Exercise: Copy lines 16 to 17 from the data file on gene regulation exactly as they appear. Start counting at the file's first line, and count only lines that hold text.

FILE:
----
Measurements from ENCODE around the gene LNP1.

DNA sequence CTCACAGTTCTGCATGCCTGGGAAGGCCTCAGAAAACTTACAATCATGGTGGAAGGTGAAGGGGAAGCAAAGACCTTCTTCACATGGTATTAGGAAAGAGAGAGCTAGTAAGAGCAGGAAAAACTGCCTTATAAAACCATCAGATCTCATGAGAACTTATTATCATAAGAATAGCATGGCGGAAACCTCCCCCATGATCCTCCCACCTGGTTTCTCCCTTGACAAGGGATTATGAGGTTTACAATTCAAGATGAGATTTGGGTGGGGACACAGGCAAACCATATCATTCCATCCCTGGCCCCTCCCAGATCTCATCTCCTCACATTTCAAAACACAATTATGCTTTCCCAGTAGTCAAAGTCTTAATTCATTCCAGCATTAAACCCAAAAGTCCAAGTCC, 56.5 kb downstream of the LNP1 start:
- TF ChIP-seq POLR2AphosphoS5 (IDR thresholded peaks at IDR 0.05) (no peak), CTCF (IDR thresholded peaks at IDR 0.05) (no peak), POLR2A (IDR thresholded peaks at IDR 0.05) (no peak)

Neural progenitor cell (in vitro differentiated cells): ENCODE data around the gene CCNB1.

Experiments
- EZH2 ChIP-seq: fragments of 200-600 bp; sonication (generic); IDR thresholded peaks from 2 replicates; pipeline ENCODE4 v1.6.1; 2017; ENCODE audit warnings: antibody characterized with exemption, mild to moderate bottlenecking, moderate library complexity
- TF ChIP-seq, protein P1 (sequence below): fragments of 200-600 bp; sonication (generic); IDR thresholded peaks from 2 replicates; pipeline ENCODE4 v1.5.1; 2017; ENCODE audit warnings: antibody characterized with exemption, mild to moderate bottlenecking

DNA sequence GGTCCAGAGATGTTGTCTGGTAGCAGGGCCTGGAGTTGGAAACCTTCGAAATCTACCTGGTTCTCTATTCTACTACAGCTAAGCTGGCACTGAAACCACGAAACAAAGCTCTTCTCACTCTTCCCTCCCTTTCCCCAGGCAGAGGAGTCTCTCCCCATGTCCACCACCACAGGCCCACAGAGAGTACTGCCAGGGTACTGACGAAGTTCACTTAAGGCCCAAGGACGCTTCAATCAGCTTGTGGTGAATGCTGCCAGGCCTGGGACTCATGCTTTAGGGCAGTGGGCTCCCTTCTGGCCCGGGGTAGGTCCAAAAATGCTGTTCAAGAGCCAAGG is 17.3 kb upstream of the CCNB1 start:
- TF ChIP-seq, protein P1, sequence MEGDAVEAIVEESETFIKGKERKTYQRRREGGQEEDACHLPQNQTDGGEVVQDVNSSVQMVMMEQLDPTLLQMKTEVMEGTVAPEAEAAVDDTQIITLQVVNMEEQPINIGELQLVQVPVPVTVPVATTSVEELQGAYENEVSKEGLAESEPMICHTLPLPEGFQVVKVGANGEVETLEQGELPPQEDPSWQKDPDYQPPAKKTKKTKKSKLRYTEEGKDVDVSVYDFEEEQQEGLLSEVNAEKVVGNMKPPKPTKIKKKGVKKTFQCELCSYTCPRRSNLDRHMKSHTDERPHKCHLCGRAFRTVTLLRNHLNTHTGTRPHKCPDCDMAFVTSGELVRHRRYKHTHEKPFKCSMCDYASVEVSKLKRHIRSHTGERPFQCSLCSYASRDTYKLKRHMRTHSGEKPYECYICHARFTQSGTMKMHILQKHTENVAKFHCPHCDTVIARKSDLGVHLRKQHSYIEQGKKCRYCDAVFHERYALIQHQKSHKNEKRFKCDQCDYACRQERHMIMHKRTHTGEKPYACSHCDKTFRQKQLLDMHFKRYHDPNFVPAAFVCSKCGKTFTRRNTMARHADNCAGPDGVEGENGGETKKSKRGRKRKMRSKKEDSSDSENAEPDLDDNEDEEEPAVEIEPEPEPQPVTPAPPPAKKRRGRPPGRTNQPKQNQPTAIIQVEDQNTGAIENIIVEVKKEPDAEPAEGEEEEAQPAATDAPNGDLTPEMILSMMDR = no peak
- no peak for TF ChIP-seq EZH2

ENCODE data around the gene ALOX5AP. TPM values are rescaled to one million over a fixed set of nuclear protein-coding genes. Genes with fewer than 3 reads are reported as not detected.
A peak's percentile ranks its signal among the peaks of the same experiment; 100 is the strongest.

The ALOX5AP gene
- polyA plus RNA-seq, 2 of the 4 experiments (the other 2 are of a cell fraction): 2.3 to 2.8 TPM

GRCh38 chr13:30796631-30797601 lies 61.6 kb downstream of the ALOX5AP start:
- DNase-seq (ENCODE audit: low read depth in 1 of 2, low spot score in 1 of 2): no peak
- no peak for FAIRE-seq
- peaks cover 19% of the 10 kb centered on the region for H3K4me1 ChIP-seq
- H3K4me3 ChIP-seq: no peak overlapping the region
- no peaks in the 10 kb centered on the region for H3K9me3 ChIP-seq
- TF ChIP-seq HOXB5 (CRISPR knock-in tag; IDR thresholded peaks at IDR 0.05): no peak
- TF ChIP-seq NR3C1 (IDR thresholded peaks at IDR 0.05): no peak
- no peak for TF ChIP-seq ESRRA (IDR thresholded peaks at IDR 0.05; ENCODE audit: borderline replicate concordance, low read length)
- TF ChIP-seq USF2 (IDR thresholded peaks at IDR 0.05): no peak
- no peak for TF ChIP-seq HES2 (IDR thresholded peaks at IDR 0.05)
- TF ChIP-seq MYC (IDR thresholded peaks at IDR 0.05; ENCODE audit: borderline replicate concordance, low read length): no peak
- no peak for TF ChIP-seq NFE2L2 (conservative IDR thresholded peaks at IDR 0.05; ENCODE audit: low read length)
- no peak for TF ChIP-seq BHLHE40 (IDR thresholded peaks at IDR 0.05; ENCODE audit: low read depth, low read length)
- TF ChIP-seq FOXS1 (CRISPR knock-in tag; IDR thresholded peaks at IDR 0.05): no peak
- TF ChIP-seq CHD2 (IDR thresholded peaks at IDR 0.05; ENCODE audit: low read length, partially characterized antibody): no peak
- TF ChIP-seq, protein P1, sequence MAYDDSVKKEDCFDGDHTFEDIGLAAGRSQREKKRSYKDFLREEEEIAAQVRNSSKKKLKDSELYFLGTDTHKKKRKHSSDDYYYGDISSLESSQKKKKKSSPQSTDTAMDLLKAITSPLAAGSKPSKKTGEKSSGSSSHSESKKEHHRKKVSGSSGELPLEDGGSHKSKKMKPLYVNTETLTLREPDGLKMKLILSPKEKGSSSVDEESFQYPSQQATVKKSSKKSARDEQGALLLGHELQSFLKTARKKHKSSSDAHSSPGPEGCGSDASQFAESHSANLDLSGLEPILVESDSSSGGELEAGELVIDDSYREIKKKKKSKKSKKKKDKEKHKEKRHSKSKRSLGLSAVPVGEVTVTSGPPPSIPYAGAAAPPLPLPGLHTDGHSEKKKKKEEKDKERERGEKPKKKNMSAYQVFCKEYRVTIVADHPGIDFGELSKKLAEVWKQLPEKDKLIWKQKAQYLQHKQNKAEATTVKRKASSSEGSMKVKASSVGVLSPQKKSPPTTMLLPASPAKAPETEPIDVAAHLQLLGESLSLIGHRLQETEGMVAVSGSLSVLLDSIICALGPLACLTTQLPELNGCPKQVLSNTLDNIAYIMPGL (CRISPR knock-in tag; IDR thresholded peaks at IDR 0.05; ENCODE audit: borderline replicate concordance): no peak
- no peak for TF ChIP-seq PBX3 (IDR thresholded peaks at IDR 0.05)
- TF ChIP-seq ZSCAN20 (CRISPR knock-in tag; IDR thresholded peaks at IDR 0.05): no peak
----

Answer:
- DNase-seq (ENCODE audit: low read depth in 1 of 2, low spot score in 1 of 2): no peak
- no peak for FAIRE-seq